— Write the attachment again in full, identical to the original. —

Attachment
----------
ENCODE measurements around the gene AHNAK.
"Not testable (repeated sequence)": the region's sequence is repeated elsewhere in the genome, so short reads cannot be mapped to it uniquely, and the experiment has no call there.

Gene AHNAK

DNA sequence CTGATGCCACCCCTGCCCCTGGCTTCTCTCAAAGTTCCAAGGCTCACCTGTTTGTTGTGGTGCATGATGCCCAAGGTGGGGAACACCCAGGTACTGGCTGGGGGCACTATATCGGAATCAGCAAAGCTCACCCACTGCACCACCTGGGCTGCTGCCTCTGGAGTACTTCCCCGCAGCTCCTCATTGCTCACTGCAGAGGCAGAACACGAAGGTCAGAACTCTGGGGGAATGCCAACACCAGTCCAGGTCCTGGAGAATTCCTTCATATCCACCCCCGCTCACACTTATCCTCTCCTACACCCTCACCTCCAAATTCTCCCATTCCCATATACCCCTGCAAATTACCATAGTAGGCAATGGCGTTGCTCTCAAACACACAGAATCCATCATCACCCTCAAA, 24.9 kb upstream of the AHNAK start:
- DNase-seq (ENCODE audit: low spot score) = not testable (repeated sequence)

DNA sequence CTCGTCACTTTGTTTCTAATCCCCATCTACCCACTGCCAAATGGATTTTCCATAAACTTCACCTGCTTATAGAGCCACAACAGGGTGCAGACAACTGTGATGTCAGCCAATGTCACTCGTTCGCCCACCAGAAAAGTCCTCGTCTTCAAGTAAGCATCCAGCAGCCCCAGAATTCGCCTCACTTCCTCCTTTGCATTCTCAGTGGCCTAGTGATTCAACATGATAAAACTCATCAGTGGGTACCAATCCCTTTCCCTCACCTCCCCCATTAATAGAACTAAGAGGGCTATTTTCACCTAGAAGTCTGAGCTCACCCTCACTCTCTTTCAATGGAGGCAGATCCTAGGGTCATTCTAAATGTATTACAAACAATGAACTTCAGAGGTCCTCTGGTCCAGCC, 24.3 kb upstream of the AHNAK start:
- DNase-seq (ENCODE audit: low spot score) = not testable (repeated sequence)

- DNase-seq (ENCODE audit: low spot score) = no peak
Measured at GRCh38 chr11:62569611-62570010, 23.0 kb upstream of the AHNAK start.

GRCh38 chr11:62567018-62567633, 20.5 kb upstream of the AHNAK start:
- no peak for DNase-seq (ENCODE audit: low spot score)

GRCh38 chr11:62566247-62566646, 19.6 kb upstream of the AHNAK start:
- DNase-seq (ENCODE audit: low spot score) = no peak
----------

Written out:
ENCODE measurements around the gene AHNAK.
"Not testable (repeated sequence)": the region's sequence is repeated elsewhere in the genome, so short reads cannot be mapped to it uniquely, and the experiment has no call there.

Gene AHNAK

DNA sequence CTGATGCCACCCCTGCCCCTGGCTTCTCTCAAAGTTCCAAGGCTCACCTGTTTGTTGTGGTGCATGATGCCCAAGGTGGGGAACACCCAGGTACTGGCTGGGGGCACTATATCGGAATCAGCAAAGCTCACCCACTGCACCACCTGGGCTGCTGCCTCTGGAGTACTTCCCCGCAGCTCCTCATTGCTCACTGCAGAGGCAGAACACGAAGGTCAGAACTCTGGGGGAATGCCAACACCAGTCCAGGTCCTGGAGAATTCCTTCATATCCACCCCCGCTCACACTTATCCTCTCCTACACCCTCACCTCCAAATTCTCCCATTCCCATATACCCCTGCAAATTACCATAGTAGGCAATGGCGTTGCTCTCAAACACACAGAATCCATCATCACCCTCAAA, 24.9 kb upstream of the AHNAK start:
- DNase-seq (ENCODE audit: low spot score) = not testable (repeated sequence)

DNA sequence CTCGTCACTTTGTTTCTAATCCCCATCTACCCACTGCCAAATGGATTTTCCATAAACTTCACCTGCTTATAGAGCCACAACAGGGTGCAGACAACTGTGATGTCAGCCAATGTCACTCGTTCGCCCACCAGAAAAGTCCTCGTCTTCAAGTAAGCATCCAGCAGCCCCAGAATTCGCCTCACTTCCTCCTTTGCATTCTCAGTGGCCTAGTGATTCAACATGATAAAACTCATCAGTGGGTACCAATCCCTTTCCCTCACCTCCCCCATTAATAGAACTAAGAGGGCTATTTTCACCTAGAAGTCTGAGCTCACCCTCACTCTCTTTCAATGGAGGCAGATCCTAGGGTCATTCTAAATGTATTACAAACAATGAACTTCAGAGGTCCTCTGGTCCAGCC, 24.3 kb upstream of the AHNAK start:
- DNase-seq (ENCODE audit: low spot score) = not testable (repeated sequence)

- DNase-seq (ENCODE audit: low spot score) = no peak
Measured at GRCh38 chr11:62569611-62570010, 23.0 kb upstream of the AHNAK start.

GRCh38 chr11:62567018-62567633, 20.5 kb upstream of the AHNAK start:
- no peak for DNase-seq (ENCODE audit: low spot score)

GRCh38 chr11:62566247-62566646, 19.6 kb upstream of the AHNAK start:
- DNase-seq (ENCODE audit: low spot score) = no peak